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G.R. No. 182438, July 02, 2014 - RENE RONULO, Petitioner, v. PEOPLE OF THE PHILIPPINES, Respondent.

G.R. No. 182438, July 02, 2014 - RENE RONULO, Petitioner, v. PEOPLE OF THE PHILIPPINES, Respondent.

PHILIPPINE SUPREME COURT DECISIONS

SECOND DIVISION

G.R. No. 182438, July 02, 2014

RENE RONULO, Petitioner, v. PEOPLE OF THE PHILIPPINES, Respondent.

D E C I S I O N

BRION, J.:

Before the Court is a petition for review on certiorari1 filed by petitioner Fr. Rene Ronulo challenging the April 3, 2008 decision2 of the Court of Appeals (CA) in CA-G.R. CR. No. 31028 which affirmed the decision of the Regional Trial Court, (RTC) Branch 18, Batac, Ilocos Norte.

The Factual Antecedents

The presented evidence showed that3 Joey Umadac and Claire Bingayen were scheduled to marry each other on March 29, 2003 at the Sta. Rosa Catholic Parish Church of San Nicolas, Ilocos Norte. However, on the day of the wedding, the supposed officiating priest, Fr. Mario Ragaza, refused to solemnize the marriage upon learning that the couple failed to secure a marriage license. As a recourse, Joey, who was then dressed in barong tagalong, and Claire, clad in a wedding gown, together with their parents, sponsors and guests, proceeded to the Independent Church of Filipino Christians, also known as the Aglipayan Church. They requested the petitioner, an Aglipayan priest, to perform a ceremony to which the latter agreed despite having been informed by the couple that they had no marriage certificate.

The petitioner prepared his choir and scheduled a mass for the couple on the same date. He conducted the ceremony in the presence of the groom, the bride, their parents, the principal and secondary sponsors and the rest of their invited guests.4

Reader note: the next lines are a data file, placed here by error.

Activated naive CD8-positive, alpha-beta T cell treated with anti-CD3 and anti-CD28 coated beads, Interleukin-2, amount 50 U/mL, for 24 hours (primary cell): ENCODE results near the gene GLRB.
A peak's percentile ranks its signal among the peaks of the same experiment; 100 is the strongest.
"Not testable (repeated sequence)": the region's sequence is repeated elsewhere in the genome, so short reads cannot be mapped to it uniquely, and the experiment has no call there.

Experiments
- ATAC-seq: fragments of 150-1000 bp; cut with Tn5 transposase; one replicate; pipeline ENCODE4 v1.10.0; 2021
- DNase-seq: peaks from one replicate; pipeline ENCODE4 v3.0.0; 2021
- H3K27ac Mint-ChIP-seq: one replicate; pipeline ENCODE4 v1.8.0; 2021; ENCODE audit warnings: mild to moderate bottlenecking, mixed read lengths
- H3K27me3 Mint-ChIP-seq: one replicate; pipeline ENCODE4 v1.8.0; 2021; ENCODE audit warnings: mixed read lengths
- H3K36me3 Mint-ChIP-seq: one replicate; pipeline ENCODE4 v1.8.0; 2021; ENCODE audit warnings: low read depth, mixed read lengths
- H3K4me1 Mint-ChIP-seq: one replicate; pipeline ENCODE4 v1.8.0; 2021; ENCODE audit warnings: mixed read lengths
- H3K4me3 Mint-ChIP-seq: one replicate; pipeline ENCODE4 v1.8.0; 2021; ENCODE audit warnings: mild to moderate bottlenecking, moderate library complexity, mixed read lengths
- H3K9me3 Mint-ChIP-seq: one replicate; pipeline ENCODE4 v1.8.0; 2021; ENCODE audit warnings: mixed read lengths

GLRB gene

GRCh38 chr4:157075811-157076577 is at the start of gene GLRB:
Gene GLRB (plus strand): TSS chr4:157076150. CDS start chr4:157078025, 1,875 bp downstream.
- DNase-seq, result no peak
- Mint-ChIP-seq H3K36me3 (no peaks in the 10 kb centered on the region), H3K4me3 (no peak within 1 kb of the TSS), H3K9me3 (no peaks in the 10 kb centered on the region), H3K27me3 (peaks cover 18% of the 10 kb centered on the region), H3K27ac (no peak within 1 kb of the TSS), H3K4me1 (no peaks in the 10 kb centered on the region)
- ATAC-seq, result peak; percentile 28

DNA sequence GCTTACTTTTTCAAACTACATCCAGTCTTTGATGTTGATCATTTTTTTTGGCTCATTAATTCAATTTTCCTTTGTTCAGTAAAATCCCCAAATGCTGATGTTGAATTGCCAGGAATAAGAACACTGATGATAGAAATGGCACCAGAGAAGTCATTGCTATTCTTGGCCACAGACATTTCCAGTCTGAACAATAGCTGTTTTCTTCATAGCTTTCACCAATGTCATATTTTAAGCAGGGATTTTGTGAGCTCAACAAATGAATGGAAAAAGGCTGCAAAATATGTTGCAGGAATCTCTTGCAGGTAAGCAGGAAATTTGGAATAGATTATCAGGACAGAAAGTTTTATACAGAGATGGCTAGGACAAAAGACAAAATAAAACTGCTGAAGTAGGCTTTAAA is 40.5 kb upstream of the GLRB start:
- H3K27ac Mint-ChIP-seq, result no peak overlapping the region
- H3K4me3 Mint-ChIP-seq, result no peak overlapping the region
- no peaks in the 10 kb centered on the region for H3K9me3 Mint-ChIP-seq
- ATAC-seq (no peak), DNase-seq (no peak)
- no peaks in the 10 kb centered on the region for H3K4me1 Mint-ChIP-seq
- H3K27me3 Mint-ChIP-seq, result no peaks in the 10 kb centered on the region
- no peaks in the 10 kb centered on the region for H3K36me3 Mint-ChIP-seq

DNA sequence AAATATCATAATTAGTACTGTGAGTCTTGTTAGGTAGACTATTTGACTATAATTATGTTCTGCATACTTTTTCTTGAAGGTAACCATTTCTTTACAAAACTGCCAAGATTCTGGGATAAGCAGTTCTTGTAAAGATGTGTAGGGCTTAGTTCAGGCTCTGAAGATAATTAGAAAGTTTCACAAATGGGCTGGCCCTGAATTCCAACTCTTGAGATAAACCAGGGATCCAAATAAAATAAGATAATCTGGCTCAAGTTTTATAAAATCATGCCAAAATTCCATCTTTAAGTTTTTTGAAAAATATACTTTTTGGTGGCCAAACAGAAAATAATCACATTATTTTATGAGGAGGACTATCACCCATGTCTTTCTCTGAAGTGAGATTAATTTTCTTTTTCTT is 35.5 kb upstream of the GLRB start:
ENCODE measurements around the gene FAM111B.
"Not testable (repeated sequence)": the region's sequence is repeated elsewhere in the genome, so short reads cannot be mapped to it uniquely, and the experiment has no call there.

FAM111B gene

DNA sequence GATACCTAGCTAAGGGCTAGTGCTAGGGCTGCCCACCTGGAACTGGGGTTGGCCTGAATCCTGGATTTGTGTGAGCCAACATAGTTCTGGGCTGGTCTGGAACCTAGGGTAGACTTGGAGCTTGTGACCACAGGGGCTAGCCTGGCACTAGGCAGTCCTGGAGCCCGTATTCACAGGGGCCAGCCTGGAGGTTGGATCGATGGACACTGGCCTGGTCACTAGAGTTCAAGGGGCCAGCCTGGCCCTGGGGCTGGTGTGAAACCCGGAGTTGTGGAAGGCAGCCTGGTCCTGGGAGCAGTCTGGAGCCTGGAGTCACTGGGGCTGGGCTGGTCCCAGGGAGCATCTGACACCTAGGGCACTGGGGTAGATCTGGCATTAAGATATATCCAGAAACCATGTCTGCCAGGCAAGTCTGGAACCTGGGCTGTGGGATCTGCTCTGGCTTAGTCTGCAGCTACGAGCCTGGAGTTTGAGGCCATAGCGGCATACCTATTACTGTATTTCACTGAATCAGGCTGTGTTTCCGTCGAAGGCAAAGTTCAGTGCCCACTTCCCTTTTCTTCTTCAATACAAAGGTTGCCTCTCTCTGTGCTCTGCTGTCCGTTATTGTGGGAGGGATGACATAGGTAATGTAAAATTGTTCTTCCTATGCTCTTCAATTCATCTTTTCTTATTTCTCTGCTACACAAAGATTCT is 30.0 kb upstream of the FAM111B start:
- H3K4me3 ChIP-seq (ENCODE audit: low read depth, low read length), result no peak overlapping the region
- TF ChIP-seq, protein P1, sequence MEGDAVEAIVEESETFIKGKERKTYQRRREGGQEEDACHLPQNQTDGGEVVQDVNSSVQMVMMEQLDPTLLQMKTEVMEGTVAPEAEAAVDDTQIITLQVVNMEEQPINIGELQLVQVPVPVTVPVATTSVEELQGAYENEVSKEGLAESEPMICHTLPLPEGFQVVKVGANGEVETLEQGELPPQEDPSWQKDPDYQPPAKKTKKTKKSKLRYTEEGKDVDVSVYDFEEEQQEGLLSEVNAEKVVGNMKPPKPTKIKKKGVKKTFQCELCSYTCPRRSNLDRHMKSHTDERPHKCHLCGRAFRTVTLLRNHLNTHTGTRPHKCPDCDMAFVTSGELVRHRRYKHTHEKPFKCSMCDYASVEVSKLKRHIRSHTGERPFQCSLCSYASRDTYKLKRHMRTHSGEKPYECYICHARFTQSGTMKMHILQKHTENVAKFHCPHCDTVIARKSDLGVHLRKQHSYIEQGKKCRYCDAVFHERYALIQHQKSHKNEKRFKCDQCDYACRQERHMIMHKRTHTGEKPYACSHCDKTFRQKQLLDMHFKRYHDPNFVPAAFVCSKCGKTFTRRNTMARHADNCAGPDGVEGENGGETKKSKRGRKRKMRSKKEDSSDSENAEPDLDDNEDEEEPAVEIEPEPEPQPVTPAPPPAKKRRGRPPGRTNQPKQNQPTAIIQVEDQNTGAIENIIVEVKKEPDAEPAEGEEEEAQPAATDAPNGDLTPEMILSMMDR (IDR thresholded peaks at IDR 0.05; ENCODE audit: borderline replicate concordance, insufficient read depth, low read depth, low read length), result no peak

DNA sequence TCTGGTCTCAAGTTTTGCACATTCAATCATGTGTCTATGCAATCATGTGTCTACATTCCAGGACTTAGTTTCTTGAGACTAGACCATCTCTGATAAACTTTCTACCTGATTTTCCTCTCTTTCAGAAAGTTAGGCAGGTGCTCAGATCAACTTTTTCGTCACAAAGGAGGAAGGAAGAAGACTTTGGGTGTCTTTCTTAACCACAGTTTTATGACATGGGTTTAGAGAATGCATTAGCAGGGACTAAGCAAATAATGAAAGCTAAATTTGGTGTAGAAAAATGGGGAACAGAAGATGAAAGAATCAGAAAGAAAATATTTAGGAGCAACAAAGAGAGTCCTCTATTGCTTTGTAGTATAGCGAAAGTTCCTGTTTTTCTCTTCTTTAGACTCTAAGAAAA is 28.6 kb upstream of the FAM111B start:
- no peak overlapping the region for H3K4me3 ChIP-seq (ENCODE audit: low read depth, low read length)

An information for violation of Article 352 of the Revised Penal Code (RPC), as amended, was filed against the petitioner before the Municipal Trial Court (MTC) of Batac, Ilocos Norte for allegedly performing an illegal marriage ceremony.5

The petitioner entered the plea of “not guilty” to the crime charged on arraignment.

The prosecution’s witnesses, Joseph and Mary Anne Yere, testified on the incidents of the ceremony. Joseph was the veil sponsor while Mary Anne was the cord sponsor in the wedding. Mary Anne testified that she saw the bride walk down the aisle. She also saw the couple exchange their wedding rings, kiss each other, and sign a document.6 She heard the petitioner instructing the principal sponsors to sign the marriage contract. Thereafter, they went to the reception, had lunch and took pictures. She saw the petitioner there. She also identified the wedding invitation given to her by Joey.7

Florida Umadac, the mother of Joey, testified that she heard the couple declare during the ceremony that they take each other as husband and wife. 8 Days after the wedding, she went to the municipal local civil registrar of San Nicolas, Ilocos Norte with Atty. Mariano R. Nalupta Jr. where she was given a certificate that no marriage license was issued to the couple.9

The petitioner, while admitting that he conducted a ceremony, denied that his act of blessing the couple was tantamount to a solemnization of the marriage as contemplated by law.10

The MTC Judgment

The MTC found the petitioner guilty of violation of Article 352 of the RPC, as amended, and imposed on him a P200.00 fine pursuant to Section 44 of Act No. 3613. It held that the petitioner’s act of giving a blessing constitutes a marriage ceremony as he made an official church recognition of the cohabitation of the couple as husband and wife.11 It further ruled that in performing a marriage ceremony without the couple’s marriage license, the petitioner violated Article 352 of the RPC which imposes the penalty provided under Act No. 3613 or the Marriage Law. The MTC applied Section 44 of the Marriage Law which pertinently states that a violation of any of its provisions that is not specifically penalized or of the regulations to be promulgated, shall be punished by a fine of not more than two hundred pesos or by imprisonment of not more than one month, or both, in the discretion of the court.